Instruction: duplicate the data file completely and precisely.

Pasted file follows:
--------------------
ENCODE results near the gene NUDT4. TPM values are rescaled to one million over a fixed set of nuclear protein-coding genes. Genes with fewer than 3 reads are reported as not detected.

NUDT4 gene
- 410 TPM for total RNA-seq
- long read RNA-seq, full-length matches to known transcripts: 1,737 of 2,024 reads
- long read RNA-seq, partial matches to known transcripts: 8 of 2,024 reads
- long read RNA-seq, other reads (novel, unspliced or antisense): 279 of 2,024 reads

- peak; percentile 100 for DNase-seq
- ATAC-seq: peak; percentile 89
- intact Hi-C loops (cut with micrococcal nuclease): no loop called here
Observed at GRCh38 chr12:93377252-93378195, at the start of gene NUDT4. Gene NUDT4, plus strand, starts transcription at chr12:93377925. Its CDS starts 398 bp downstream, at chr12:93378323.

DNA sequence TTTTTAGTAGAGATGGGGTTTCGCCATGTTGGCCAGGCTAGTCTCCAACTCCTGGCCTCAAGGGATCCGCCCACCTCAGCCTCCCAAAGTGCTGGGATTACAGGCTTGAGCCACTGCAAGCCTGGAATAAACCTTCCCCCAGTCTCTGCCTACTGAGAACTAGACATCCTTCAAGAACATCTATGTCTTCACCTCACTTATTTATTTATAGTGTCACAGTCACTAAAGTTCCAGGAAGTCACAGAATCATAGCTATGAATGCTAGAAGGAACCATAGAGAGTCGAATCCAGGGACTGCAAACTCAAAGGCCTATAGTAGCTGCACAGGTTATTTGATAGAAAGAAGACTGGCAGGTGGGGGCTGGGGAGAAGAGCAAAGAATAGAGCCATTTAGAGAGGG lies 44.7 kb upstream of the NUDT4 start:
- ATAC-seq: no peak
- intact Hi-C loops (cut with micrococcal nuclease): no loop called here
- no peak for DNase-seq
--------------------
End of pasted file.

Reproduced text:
ENCODE results near the gene NUDT4. TPM values are rescaled to one million over a fixed set of nuclear protein-coding genes. Genes with fewer than 3 reads are reported as not detected.

NUDT4 gene
- 410 TPM for total RNA-seq
- long read RNA-seq, full-length matches to known transcripts: 1,737 of 2,024 reads
- long read RNA-seq, partial matches to known transcripts: 8 of 2,024 reads
- long read RNA-seq, other reads (novel, unspliced or antisense): 279 of 2,024 reads

- peak; percentile 100 for DNase-seq
- ATAC-seq: peak; percentile 89
- intact Hi-C loops (cut with micrococcal nuclease): no loop called here
Observed at GRCh38 chr12:93377252-93378195, at the start of gene NUDT4. Gene NUDT4, plus strand, starts transcription at chr12:93377925. Its CDS starts 398 bp downstream, at chr12:93378323.

DNA sequence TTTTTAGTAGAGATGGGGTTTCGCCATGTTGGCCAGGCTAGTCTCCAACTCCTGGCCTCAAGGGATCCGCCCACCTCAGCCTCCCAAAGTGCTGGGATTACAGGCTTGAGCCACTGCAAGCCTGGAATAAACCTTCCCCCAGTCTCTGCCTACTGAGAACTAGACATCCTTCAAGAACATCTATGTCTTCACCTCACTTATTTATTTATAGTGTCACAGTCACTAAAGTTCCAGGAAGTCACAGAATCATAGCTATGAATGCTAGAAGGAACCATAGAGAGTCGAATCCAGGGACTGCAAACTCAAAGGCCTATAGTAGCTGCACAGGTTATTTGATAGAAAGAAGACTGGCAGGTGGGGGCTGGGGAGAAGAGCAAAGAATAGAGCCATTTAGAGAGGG lies 44.7 kb upstream of the NUDT4 start:
- ATAC-seq: no peak
- intact Hi-C loops (cut with micrococcal nuclease): no loop called here
- no peak for DNase-seq